The morning Cissy Chen went missing she allegedly told a close friend that if she died her partner of eight years would be the killer.
Yesterday in the High Court at Auckland a jury acquitted that man - Yun Qing "Jack" Liu - of murder, having never heard the statement.
Midway through the seven-week trial Justice Sarah Katz ruled "with some reluctance" the testimony of Ms Chen's friend Cindy Chin would be too prejudicial.
"The statement could almost be seen as a premonition by Ms Chen of her own death, and an accusation from beyond the grave as to who is responsible," the judge said. "There would inevitably be a huge temptation [for the jury] to rely on the statement for truth of its contents, perhaps even subconsciously."
Throughout the trial the Crown attempted to paint the picture of a relationship in turmoil, characterised by the victim planning to cut the 58-year-old Mr Liu out of her will in favour of her family in China.
Prosecutor Brian Dickey said the defendant uncovered his partner's plans on the day she went missing.
He argued during an admissibility hearing to include the friend's evidence that Ms Chen's words on the morning of her disappearance were "the sharpest, best and most contemporaneous" evidence of the state of a relationship, which he said was unstable and becoming dangerous.
On the morning of November 5, 2012, Ms Chen, a former North Shore accountant, called her friend and ex-workmate Ms Chin to discuss finding a lawyer to help her with her will.
Ms Chin said it was a good idea and spontaneously gave the example of Mr Liu poisoning her.
Ms Chen allegedly replied, "Cindy, if one day I am dying [if I die], you please quickly call the police and Jack, he's the one who kill me."
Ms Chin asked
what she meant but the victim said she had to go.
Less than 12 hours later Mr Liu called the police to tell them his wife was missing after she had gone for a walk to Long Bay. She was not seen again until 16 months later when her remains were found in a bushy reserve 11km away from the couple's Torbay property.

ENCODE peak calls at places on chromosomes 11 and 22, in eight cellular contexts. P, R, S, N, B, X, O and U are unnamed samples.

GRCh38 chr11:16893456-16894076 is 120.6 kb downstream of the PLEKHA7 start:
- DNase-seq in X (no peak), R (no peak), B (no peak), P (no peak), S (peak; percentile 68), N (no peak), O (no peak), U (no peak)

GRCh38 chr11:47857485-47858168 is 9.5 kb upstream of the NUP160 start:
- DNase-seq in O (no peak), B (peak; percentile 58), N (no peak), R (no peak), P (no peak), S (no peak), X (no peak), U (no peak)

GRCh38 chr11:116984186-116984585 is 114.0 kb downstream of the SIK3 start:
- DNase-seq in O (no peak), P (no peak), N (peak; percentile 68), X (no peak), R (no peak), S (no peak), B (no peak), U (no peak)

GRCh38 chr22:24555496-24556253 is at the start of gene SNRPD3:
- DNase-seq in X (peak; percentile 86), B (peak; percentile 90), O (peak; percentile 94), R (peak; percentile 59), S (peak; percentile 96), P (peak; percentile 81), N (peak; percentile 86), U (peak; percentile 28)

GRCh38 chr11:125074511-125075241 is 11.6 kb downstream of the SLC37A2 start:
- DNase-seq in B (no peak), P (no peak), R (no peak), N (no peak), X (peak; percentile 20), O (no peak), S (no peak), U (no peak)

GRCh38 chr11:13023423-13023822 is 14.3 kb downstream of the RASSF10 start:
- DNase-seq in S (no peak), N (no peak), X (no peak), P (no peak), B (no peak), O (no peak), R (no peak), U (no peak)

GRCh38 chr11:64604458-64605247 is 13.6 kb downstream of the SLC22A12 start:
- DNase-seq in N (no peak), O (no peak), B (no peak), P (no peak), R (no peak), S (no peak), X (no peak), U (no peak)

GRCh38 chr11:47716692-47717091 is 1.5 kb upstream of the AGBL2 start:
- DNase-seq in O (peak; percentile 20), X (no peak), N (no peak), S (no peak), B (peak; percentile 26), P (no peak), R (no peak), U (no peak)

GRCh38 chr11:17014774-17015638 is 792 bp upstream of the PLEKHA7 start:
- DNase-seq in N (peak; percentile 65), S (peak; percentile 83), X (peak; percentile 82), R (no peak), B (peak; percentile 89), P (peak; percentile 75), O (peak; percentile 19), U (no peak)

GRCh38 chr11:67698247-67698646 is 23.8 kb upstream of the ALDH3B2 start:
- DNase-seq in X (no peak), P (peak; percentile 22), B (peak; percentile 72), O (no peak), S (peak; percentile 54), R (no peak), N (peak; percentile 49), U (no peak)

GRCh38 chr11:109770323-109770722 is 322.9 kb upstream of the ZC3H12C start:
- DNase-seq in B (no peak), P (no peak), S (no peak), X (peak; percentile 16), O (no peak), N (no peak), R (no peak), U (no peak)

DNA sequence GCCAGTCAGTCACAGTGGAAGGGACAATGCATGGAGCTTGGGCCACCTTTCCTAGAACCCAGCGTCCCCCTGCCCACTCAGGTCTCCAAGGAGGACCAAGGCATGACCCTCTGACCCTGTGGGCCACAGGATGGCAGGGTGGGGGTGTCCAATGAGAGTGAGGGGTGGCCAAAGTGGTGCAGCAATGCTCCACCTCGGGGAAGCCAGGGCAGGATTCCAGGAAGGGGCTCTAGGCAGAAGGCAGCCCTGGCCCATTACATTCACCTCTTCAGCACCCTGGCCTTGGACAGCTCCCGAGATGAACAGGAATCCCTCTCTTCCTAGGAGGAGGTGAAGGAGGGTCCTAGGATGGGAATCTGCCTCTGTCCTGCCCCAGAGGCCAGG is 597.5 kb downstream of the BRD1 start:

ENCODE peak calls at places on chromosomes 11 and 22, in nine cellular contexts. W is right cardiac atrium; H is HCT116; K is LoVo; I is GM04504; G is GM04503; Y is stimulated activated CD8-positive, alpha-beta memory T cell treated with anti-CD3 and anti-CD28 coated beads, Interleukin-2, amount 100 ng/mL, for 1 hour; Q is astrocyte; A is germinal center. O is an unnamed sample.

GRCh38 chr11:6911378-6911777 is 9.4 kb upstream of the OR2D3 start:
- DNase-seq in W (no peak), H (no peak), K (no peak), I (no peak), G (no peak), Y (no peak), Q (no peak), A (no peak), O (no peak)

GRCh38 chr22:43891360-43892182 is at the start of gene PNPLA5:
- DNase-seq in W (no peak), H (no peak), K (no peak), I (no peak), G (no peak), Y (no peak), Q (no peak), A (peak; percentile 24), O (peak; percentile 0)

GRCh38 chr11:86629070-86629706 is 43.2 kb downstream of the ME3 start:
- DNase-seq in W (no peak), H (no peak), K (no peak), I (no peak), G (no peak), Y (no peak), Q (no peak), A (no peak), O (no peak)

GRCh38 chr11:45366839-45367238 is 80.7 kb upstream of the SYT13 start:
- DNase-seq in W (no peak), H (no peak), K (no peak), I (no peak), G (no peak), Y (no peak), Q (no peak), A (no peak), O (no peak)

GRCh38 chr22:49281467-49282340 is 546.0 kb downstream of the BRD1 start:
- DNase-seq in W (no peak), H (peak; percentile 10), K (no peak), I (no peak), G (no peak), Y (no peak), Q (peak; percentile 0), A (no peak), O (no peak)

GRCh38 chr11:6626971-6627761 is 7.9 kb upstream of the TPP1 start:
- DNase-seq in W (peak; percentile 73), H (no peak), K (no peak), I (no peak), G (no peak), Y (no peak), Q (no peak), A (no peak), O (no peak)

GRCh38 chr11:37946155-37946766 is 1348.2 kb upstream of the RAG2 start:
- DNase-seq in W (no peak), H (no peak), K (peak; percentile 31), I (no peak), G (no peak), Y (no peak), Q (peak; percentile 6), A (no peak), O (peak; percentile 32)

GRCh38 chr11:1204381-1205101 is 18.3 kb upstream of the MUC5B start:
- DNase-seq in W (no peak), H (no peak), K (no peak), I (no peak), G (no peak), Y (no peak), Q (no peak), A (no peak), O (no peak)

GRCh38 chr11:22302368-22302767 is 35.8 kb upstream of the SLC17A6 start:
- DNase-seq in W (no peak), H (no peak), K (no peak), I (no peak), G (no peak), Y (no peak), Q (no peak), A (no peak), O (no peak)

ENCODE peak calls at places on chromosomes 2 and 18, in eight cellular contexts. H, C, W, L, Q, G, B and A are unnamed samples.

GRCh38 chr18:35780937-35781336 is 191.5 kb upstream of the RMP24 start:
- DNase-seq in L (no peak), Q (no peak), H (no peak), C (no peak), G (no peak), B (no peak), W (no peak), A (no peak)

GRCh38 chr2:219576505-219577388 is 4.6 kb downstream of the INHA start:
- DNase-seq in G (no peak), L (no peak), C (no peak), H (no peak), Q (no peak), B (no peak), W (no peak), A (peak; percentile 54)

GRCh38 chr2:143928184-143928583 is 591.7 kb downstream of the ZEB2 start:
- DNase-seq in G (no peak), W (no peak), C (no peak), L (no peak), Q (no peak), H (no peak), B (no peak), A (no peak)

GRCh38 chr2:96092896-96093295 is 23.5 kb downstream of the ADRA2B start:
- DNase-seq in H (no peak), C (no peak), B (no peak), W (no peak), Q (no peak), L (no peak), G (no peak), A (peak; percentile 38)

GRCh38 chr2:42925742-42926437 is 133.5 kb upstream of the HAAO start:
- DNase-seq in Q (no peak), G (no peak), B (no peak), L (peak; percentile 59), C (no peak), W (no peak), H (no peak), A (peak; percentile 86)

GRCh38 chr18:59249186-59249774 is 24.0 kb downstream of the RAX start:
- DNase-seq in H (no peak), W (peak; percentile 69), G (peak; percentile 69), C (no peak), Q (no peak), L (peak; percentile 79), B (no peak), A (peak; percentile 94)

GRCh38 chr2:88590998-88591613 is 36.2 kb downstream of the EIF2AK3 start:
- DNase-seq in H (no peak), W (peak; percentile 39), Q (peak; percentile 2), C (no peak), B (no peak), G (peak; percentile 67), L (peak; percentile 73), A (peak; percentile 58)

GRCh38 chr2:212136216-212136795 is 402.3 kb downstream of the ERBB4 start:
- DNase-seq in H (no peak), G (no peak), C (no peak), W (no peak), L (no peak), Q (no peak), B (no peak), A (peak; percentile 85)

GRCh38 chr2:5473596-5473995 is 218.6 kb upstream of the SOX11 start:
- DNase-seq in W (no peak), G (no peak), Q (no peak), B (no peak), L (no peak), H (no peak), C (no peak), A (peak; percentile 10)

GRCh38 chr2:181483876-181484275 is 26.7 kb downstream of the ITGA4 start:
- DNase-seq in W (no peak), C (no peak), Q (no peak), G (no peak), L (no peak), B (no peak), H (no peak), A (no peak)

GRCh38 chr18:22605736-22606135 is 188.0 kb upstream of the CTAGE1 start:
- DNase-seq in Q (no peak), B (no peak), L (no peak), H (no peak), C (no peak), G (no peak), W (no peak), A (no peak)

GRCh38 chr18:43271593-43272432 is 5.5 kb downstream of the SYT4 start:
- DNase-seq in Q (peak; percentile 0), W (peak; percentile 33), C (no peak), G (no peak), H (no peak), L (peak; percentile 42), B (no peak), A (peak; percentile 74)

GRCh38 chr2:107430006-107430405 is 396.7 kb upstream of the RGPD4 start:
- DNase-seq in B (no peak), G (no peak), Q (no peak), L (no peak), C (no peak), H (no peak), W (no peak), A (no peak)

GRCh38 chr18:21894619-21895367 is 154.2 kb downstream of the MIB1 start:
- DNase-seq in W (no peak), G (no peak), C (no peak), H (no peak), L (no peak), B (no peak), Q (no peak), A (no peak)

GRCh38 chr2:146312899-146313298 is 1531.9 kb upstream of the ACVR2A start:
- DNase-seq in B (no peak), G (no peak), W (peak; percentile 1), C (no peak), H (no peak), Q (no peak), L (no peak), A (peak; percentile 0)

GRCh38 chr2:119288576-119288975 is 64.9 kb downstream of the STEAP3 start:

Mr Liu's lawyer, Michael Kan, suggested that Ms Chin's recall of the conversation may have been inaccurate, that her translation of the conversation may be incorrect, that she may have colluded with members of the victim's family before making a police statement, and that she bore some animosity towards Mr Liu. But it was his argument about the "immensely" prejudicial nature of the evidence that swayed Justice Katz.
"I have concluded that the reverberating clang of the deceased's accusatory words, made in such close proximity to her disappearance, would drown out all weaker sounds in this case," she said.
In summing up, the judge said that to find Mr Liu guilty the jury would have to make a series of inferences.
CCTV showing Mr Liu turning left and heading south down Beach Rd, rather than right towards Long Bay where his wife had gone walking, was put forward as proof he was dumping her body at the Totaravale reserve.
But defence counsel argued there was nothing concrete that put Mr Liu at the dump site, nothing that proved he attacked Ms Chen and nothing to say when or where - the jury agreed.
After the verdict was read out and Justice Katz formally discharged him, Mr Liu strode out of the dock, bowed to the judge and walked out leaving Ms Chen's family shaking their heads.
Outside court, her brother Philip, who had spent every day watching the trial with his brother Peter, said he was heartbroken.
"This result is very unfair to my sister," Mr Chen said.
Police said they had not yet decided whether they would reopen the case but the victim's brother said he was not pushing for that to happen.
Mr Chen said there was only one man with motive and opportunity.